UN Special Envoy to Libya Ghassan Salame’s meeting last week with former speaker of the Tripoli-based High Council of State (HCS) Abdel-Rahman Al-Sweihli raises numerous questions concerning the role of the former and the status of the latter who is still being cast as a player despite the existence of a successor as head of the HCS.
That successor, Khaled Al-Mishri, flew off to Qatar following the agreement that Salame brokered in the UAE two weeks ago between Libyan National Army (LNA) Commander Field Marshal Khalifa Haftar and Chairman of the Presidency Council Fayez Al-Sarraj.
The Salame-Sweihli meeting is all the more curious given Sweihli’s repute as the godfather of the Islamist militias in western Libya. Analysts observed that the meeting also coincided with a large exodus of militia members with their families from Tripoli’s Mitiga airport to Turkey during the past two weeks against the backdrop of the LNA’s success in securing the south and its looming advance towards Tripoli in response to mounting popular calls for the army to free the capital from the tyranny of the militias.
Analysts believe that the meeting between the UN special representative and Sweihli, who is close to Qatar, was meant to reassure the fleeing militia members that Sweihli and other leaders of militant Islamism are still present, strong and influential.
Last year, Sweihli threatened to split Libya into two after Haftar announced a decision to place the petroleum fields and oil terminals under the supervision of the government in Cyrenaica in order to keep the terrorist militias from using oil proceeds to fund terrorism.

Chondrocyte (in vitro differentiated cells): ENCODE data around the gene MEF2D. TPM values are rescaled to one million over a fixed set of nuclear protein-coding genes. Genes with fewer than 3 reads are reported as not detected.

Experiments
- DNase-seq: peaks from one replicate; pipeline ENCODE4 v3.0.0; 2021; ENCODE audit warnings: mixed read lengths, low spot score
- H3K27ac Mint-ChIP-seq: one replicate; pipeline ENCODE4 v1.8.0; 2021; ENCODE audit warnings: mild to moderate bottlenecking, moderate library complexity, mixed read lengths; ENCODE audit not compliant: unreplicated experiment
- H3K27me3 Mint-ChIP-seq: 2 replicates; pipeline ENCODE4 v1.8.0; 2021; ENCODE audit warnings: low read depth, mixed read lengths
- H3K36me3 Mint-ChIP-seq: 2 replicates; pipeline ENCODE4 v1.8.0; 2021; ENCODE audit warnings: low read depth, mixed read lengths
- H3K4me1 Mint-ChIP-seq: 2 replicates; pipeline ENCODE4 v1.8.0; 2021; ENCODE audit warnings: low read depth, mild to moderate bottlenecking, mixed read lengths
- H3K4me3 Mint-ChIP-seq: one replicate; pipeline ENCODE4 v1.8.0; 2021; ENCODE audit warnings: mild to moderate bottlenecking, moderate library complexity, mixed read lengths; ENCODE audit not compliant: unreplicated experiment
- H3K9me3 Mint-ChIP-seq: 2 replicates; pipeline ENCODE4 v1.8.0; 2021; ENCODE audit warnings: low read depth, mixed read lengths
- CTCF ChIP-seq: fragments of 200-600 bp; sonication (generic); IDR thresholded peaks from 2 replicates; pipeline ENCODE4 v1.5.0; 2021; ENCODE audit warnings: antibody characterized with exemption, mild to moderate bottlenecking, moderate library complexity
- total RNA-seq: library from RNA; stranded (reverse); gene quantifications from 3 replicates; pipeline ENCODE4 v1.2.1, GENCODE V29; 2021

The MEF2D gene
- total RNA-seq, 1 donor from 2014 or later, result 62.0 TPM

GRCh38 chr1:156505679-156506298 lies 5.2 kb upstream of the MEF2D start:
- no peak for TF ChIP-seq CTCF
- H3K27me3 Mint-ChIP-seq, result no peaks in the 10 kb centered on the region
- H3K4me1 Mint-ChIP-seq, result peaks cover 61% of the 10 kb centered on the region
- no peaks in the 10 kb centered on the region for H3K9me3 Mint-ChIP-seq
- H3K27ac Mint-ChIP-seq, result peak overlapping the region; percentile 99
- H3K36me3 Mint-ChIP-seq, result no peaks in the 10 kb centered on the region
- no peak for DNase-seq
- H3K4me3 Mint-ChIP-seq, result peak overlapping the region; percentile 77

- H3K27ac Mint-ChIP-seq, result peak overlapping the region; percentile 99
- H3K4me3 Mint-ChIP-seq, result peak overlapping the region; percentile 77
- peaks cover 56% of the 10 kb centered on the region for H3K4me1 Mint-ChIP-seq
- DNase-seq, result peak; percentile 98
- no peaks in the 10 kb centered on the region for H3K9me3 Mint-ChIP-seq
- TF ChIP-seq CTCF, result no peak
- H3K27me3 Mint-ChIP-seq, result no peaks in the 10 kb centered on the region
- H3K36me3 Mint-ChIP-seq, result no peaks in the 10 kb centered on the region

The political analyst Gamal Shalof was surprised by the meeting between Salame and Sweihli. “Is it a bid to force us to accept a new reality on the ground in advance of the National Conference?” Pictures of the meeting also featured Salah Al-Bakoush, Sweihli’s former aide in the Union for the Homeland Party and a well-known media figure who is hostile to the LNA.
“Salame insists on giving Sweihli a role despite the fact that he has no official capacity, planting him and his aide in the forthcoming process,” Shalof said, adding that Salame has met with other political figures in Tripoli during the absence of the current HCS chairman.
Observers believe that the meeting that Salame arranged between Haftar and Al-Sarraj in the UAE two weeks ago gave the latter a kiss of life at a time when his government, the Government of National Accord (GNA), had one foot in the grave.
By extension, it was also a kiss of life to the militant Islamist movement whose representatives control the Tripoli-based based HCS, just as the LNA prevailed over terrorist militias and foreign intervention in the Fezzan region to the south.
The national army has now asserted its control over 75 per cent of Libyan territory and is poised to march on the capital to rescue its inhabitants from the grip of the militias.
Some observers have noted that the LNA general command, in its weekly meetings, has made no reference to the Sarraj-Haftar meeting or to any agreement announced by the UN Support Mission in Libya (UNSMIL), which Salame heads.
They maintain that this confirms that the meeting, which barely lasted 10 minutes, was informal, even though UNSMIL and Al-Sarraj have marketed it as a means to prop up Al-Sarraj.
Many in Libya criticised the meeting on the grounds that one of its potential consequences would be to side line a number of parties, such as the Tobruk-based House of Representatives, the HCS and affiliates of the former regime from future arrangements.
While Salame proceeded to use the meeting to promote the other side — Al-Sarraj, the Islamists brigades and other anti-Haftar and anti-LNA hardliners — aid came to him from an unexpected quarter in an unexpected way.